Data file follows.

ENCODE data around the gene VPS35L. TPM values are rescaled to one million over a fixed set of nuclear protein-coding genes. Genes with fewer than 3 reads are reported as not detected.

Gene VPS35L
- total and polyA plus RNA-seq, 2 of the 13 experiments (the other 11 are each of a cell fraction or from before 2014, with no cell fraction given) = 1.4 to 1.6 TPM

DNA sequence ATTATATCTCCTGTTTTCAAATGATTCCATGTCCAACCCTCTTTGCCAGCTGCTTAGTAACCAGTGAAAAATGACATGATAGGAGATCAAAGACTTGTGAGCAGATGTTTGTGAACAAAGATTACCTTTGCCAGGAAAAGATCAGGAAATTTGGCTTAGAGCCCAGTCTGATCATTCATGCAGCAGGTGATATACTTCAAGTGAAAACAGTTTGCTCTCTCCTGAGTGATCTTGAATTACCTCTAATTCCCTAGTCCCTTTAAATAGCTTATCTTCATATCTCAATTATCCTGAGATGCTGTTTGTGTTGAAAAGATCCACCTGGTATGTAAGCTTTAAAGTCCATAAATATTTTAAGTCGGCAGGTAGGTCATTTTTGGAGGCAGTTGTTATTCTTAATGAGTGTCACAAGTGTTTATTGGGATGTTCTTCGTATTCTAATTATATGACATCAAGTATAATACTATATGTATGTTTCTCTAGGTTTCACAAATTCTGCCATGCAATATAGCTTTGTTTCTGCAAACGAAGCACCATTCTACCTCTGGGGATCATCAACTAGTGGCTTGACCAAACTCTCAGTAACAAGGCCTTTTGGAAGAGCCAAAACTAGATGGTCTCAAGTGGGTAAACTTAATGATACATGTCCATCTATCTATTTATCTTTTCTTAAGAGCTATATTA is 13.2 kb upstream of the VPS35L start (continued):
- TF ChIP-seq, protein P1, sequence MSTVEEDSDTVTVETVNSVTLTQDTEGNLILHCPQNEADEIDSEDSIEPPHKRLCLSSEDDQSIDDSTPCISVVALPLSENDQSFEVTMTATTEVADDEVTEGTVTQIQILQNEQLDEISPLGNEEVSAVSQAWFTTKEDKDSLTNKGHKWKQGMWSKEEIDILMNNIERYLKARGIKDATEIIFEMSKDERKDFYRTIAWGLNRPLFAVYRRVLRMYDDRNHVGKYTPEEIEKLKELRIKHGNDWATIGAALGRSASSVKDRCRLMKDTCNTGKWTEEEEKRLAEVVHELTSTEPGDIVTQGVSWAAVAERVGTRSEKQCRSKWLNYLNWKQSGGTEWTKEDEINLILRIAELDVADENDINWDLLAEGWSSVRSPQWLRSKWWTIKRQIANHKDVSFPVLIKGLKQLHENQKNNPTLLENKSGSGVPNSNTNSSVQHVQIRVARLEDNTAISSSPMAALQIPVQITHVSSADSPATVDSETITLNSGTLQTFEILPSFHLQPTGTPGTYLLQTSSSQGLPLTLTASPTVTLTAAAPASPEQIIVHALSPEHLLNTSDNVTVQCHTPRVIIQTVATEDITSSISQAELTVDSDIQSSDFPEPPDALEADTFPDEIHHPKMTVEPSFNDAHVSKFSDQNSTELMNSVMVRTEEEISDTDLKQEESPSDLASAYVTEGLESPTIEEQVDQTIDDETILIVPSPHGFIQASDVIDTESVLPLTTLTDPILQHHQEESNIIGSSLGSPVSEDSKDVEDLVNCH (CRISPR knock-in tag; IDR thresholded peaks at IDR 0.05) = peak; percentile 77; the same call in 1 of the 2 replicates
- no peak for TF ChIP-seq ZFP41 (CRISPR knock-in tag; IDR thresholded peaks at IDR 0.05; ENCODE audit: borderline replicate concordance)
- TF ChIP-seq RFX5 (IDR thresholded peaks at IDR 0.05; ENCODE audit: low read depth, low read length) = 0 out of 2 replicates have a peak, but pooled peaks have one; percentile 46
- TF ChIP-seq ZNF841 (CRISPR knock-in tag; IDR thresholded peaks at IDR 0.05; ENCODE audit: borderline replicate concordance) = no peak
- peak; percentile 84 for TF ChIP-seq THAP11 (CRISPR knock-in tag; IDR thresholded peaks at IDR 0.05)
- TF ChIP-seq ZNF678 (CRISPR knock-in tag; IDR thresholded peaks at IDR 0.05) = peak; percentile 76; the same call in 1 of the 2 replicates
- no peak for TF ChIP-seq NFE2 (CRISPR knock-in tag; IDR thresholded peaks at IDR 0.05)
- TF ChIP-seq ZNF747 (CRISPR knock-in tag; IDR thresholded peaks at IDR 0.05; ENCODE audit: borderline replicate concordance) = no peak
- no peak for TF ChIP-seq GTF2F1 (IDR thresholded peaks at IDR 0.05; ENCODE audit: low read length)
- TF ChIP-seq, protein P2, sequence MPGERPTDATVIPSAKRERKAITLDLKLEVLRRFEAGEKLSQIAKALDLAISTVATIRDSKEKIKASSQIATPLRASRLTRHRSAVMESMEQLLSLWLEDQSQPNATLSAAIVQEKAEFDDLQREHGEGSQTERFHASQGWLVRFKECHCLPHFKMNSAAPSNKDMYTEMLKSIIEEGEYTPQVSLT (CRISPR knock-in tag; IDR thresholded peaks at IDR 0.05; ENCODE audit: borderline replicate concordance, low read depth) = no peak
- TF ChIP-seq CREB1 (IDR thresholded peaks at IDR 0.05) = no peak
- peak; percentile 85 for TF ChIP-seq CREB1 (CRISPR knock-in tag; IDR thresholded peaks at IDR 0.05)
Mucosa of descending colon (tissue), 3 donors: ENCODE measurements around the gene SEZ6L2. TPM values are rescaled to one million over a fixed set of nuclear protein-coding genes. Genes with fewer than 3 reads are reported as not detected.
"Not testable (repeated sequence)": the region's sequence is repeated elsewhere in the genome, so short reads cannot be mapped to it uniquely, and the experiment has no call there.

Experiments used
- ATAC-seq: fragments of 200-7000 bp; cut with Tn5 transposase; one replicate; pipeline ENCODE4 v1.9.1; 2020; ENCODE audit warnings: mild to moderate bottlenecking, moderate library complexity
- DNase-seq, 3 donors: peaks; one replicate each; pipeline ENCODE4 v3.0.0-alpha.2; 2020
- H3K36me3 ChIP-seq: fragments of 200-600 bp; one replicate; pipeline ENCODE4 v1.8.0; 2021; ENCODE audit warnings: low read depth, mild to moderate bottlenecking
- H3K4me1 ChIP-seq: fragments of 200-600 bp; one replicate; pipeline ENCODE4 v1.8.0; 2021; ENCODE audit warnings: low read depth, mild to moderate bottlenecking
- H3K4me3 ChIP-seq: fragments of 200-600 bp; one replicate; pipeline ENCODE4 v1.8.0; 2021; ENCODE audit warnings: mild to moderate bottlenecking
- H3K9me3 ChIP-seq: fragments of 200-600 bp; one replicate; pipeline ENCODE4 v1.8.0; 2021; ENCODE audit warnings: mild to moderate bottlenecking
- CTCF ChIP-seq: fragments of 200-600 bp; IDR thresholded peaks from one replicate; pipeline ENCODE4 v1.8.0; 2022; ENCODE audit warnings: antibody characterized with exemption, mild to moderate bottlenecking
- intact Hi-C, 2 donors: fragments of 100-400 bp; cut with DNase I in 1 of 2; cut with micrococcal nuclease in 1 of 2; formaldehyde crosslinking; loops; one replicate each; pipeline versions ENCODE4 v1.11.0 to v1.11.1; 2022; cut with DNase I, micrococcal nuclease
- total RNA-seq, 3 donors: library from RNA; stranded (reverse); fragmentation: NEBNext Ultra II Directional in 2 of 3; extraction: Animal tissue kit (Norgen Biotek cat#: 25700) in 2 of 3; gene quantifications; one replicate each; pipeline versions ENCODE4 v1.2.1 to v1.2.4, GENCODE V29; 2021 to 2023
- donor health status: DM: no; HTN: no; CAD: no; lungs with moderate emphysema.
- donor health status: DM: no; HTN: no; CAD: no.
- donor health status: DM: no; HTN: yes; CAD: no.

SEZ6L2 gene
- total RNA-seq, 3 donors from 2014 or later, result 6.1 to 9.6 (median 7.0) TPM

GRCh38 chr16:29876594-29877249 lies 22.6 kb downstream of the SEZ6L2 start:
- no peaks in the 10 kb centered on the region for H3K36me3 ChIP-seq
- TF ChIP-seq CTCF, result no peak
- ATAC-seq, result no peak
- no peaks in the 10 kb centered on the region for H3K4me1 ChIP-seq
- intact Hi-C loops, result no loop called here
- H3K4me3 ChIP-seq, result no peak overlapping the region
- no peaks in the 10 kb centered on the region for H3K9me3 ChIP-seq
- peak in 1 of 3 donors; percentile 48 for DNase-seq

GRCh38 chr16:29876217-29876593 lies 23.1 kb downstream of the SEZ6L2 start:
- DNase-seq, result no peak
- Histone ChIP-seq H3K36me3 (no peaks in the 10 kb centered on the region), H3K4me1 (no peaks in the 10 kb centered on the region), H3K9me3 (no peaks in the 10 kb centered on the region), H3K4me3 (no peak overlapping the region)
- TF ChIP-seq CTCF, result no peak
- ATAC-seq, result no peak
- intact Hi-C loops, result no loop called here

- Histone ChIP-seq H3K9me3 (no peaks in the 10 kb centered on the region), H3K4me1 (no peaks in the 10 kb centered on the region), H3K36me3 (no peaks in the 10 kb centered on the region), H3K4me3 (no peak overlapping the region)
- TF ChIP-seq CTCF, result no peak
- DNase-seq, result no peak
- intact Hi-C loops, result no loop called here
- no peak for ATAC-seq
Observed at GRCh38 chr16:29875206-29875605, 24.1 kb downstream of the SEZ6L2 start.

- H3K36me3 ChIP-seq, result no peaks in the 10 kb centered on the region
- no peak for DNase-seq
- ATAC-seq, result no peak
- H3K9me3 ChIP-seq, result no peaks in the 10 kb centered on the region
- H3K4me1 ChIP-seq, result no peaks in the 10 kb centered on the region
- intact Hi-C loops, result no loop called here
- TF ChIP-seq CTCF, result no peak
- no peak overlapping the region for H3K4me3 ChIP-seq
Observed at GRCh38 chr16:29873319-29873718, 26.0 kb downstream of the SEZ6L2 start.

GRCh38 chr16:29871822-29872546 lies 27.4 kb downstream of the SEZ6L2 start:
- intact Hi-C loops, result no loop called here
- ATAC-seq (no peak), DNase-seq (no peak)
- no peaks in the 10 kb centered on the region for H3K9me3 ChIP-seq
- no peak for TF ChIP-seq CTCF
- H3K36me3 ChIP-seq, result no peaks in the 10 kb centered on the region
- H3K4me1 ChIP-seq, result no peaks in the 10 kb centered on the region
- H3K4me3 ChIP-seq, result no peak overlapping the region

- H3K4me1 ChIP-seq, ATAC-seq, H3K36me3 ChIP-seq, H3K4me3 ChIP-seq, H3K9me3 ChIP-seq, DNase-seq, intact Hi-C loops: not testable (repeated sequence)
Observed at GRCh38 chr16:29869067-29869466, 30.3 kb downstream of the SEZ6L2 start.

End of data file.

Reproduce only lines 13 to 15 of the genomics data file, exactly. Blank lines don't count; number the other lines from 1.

- no peak for TF ChIP-seq GTF2F1 (IDR thresholded peaks at IDR 0.05; ENCODE audit: low read length)
- TF ChIP-seq, protein P2, sequence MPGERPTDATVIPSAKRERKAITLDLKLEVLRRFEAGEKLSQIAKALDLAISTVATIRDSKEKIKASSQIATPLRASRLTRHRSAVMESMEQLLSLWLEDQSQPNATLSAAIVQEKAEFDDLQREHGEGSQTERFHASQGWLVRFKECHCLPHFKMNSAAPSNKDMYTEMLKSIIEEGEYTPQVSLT (CRISPR knock-in tag; IDR thresholded peaks at IDR 0.05; ENCODE audit: borderline replicate concordance, low read depth) = no peak
- TF ChIP-seq CREB1 (IDR thresholded peaks at IDR 0.05) = no peak